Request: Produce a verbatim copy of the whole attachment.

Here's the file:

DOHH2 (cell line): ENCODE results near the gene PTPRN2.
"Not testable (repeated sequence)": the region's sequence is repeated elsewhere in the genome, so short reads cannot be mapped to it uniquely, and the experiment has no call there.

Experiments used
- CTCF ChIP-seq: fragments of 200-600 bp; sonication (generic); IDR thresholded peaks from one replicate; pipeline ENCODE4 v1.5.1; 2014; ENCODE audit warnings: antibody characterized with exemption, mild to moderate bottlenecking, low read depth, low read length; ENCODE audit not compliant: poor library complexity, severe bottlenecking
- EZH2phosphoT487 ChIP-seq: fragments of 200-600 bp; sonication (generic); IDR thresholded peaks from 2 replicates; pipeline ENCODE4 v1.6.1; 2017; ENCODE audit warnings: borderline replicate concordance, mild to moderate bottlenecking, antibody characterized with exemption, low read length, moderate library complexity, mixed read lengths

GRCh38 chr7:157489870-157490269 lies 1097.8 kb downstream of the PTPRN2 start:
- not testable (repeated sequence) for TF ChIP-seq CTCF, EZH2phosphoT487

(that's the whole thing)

DOHH2 (cell line): ENCODE results near the gene PTPRN2.
"Not testable (repeated sequence)": the region's sequence is repeated elsewhere in the genome, so short reads cannot be mapped to it uniquely, and the experiment has no call there.

Experiments used
- CTCF ChIP-seq: fragments of 200-600 bp; sonication (generic); IDR thresholded peaks from one replicate; pipeline ENCODE4 v1.5.1; 2014; ENCODE audit warnings: antibody characterized with exemption, mild to moderate bottlenecking, low read depth, low read length; ENCODE audit not compliant: poor library complexity, severe bottlenecking
- EZH2phosphoT487 ChIP-seq: fragments of 200-600 bp; sonication (generic); IDR thresholded peaks from 2 replicates; pipeline ENCODE4 v1.6.1; 2017; ENCODE audit warnings: borderline replicate concordance, mild to moderate bottlenecking, antibody characterized with exemption, low read length, moderate library complexity, mixed read lengths

GRCh38 chr7:157489870-157490269 lies 1097.8 kb downstream of the PTPRN2 start:
- not testable (repeated sequence) for TF ChIP-seq CTCF, EZH2phosphoT487